Have you written a will yet? You should. It doesn’t matter how old you are: if you are married and/or have children, it’s essential that there is official documentation dictating how to execute your wishes in the event of your death. 

Luckily, compiling a will is not hard; in fact, you can easily write your own will through one of two methods: either draft it yourself, or create one through an online program.

Step 1 > Write an introduction. Clearly label the document “Last Will and Testament,” then state your full legal name and address, social security number, and birth date. Next, testify that you are over the age of 18, of sound mind and not making the will under duress. Finally, write that this is your last will and testament, and that it revokes any previously-made will.

Step 2 > Select an executor (the person who carries out the directions of your will.) In most cases, this will be your spouse, but you can name any capable person you know and trust. Be sure you talk to this person about the decision beforehand, and make it clear what his/her responsibilities are. Then, choose a secondary executor in the event that your primary choice is unwilling or unable to perform the duties upon your death.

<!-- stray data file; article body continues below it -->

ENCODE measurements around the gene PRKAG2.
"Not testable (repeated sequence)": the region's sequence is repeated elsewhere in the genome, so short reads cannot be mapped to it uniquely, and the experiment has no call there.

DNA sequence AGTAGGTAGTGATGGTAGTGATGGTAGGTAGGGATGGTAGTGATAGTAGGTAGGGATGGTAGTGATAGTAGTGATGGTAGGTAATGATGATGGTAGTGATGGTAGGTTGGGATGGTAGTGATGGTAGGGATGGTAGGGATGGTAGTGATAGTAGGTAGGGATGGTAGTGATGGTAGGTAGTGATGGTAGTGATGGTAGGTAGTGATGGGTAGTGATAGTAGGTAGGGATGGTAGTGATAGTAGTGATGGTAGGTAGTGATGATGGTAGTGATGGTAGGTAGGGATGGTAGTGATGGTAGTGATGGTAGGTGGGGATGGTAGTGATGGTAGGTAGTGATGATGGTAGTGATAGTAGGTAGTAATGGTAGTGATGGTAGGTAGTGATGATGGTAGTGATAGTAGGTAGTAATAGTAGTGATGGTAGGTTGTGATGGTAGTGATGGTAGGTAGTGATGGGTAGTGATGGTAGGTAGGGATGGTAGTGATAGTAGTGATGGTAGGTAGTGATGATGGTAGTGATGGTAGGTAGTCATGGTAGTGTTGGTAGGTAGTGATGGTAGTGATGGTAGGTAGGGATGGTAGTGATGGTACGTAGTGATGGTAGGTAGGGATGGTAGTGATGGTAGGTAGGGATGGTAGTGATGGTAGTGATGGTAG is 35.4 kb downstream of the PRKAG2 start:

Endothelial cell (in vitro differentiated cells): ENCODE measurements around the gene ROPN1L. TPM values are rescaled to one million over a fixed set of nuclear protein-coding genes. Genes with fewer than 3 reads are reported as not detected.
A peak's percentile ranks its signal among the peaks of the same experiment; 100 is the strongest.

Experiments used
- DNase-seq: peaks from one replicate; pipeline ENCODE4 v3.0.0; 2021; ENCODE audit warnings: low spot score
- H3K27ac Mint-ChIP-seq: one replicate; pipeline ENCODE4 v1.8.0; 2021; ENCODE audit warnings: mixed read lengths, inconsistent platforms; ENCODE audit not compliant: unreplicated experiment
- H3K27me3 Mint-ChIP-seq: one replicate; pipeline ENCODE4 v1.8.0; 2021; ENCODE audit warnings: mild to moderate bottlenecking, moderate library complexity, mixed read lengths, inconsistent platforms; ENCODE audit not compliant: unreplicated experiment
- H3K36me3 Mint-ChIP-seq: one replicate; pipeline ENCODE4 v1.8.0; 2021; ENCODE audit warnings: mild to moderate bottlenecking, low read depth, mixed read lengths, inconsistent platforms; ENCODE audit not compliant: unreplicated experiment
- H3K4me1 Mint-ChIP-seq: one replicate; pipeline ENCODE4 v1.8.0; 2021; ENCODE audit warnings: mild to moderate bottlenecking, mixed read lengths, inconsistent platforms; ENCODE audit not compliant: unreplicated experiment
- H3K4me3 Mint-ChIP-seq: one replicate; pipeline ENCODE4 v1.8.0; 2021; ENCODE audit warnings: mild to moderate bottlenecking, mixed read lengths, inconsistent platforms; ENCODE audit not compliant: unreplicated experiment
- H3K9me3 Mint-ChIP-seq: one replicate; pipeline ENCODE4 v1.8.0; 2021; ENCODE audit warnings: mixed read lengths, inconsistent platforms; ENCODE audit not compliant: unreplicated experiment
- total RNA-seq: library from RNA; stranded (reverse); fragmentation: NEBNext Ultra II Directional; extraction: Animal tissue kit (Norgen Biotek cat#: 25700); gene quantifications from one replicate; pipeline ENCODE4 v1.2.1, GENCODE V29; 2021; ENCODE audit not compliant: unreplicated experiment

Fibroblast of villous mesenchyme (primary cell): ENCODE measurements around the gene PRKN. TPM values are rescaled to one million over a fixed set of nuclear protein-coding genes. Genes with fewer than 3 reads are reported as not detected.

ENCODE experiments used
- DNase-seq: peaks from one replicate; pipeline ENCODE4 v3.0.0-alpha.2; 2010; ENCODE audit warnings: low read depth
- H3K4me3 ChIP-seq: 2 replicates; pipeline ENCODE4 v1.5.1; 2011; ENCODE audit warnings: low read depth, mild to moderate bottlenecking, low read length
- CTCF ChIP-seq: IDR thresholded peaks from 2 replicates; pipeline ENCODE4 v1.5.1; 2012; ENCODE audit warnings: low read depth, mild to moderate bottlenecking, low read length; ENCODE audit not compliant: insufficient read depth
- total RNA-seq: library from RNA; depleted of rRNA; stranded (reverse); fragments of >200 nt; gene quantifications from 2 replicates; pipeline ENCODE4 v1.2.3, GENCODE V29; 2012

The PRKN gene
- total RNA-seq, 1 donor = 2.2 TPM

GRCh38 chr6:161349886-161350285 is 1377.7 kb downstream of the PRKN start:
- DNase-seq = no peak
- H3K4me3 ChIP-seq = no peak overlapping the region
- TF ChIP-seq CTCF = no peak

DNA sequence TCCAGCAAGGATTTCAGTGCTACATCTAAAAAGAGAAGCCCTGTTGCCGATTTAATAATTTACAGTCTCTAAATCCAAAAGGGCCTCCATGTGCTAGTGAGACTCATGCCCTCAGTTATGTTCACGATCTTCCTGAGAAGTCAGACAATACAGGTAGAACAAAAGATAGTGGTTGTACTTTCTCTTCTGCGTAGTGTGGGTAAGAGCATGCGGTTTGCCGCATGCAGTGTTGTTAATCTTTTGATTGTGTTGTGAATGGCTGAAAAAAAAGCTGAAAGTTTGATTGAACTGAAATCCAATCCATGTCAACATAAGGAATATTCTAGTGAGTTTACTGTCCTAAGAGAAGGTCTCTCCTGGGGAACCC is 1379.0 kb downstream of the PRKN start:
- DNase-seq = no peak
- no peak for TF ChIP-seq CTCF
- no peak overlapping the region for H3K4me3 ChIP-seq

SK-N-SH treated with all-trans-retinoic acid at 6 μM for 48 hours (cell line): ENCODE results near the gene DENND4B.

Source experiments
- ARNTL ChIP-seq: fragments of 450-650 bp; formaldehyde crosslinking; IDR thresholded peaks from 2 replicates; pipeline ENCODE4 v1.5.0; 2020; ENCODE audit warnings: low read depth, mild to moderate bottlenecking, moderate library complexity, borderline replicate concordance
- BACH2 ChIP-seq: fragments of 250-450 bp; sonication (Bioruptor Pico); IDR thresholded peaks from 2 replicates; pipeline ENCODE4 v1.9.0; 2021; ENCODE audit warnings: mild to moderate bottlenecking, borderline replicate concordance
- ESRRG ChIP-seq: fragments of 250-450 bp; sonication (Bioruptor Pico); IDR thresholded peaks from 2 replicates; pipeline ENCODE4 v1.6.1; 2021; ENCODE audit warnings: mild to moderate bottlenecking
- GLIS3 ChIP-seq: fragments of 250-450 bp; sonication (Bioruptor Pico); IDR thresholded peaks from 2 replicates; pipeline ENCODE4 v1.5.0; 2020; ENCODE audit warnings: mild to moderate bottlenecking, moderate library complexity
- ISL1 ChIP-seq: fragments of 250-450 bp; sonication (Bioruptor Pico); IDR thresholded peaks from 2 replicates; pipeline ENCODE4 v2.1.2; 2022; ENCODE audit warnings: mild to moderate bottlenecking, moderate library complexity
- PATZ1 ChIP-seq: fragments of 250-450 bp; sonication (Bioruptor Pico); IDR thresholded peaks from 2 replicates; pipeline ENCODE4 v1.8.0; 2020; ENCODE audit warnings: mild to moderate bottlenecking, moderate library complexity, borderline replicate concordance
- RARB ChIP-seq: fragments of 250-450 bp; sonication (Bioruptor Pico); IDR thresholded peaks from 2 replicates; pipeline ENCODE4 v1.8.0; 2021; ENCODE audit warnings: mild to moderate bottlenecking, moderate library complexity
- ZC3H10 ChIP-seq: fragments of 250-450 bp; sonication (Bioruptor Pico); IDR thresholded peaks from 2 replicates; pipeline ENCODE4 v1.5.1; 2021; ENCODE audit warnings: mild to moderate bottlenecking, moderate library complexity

Step 3 > Name your heirs. Typically, your spouse and children are the primary beneficiaries. Be sure to clearly identify these persons (full names and birthdates will suffice) so there is no question of identity. Side note: in most states, the spouse has a legal right to inherit. Seek professional legal advice if you reside in one of these states and want to disinherit your spouse.

Step 4 > Name a guardian for any dependent children. Again, be sure to discuss this responsibility with the person you would like to name first; real life shouldn’t be like a Hallmark movie where a single woman suddenly finds she has inherited three children. If you do not choose a person, the court will appoint one for you.

Step 5 > Assess and divide your property. List all forms (this includes real estate, bank accounts, retirement accounts, stocks, bonds, and all tangible assets) — this is considered your estate. Assign your heirs a percentage of your total assets, and/or make individual bequests of specific pieces of property or cash amounts. Assets that are jointly-owned are not considered part of your estate and will be treated differently. 

Sign 6 > Sign the will. If you have created the will through an online program, have the document sent to you as a proof before you sign it. You may also need to have your signature notarized, depending on your state. 

Sign 7 > At least two witnesses will need to sign the will (some states require three.) These witnesses usually must not be named beneficiaries in the will. Be sure to research your state’s individual requirements for these factors; even one mistake could potentially invalidate the entire document.  You can easily search these requirements through Google.